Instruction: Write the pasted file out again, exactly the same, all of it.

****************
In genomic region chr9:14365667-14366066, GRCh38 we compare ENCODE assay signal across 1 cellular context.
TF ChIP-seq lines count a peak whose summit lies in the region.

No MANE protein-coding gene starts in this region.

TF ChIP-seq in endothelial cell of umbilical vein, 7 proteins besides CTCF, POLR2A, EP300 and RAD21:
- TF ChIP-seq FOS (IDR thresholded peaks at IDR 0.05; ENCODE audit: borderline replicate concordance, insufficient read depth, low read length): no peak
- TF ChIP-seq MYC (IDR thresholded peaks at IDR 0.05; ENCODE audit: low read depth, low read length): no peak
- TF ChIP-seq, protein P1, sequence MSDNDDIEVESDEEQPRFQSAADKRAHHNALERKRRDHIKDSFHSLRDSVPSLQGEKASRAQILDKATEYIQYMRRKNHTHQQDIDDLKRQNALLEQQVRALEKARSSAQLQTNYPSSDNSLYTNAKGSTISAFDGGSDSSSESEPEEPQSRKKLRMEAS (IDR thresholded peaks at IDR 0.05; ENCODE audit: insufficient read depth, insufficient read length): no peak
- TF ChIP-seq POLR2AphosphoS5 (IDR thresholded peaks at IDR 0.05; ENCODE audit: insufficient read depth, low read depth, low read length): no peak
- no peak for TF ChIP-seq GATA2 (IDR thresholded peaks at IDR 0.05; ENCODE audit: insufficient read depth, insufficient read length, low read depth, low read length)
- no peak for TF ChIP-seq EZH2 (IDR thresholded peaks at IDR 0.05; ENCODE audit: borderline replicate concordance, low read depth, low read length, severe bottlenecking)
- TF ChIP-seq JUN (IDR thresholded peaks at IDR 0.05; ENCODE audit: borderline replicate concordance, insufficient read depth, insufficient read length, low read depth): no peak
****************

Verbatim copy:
In genomic region chr9:14365667-14366066, GRCh38 we compare ENCODE assay signal across 1 cellular context.
TF ChIP-seq lines count a peak whose summit lies in the region.

No MANE protein-coding gene starts in this region.

TF ChIP-seq in endothelial cell of umbilical vein, 7 proteins besides CTCF, POLR2A, EP300 and RAD21:
- TF ChIP-seq FOS (IDR thresholded peaks at IDR 0.05; ENCODE audit: borderline replicate concordance, insufficient read depth, low read length): no peak
- TF ChIP-seq MYC (IDR thresholded peaks at IDR 0.05; ENCODE audit: low read depth, low read length): no peak
- TF ChIP-seq, protein P1, sequence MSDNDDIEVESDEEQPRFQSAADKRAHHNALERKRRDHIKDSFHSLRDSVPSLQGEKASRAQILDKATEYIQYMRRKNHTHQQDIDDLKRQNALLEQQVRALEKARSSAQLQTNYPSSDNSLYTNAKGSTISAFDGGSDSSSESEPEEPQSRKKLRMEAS (IDR thresholded peaks at IDR 0.05; ENCODE audit: insufficient read depth, insufficient read length): no peak
- TF ChIP-seq POLR2AphosphoS5 (IDR thresholded peaks at IDR 0.05; ENCODE audit: insufficient read depth, low read depth, low read length): no peak
- no peak for TF ChIP-seq GATA2 (IDR thresholded peaks at IDR 0.05; ENCODE audit: insufficient read depth, insufficient read length, low read depth, low read length)
- no peak for TF ChIP-seq EZH2 (IDR thresholded peaks at IDR 0.05; ENCODE audit: borderline replicate concordance, low read depth, low read length, severe bottlenecking)
- TF ChIP-seq JUN (IDR thresholded peaks at IDR 0.05; ENCODE audit: borderline replicate concordance, insufficient read depth, insufficient read length, low read depth): no peak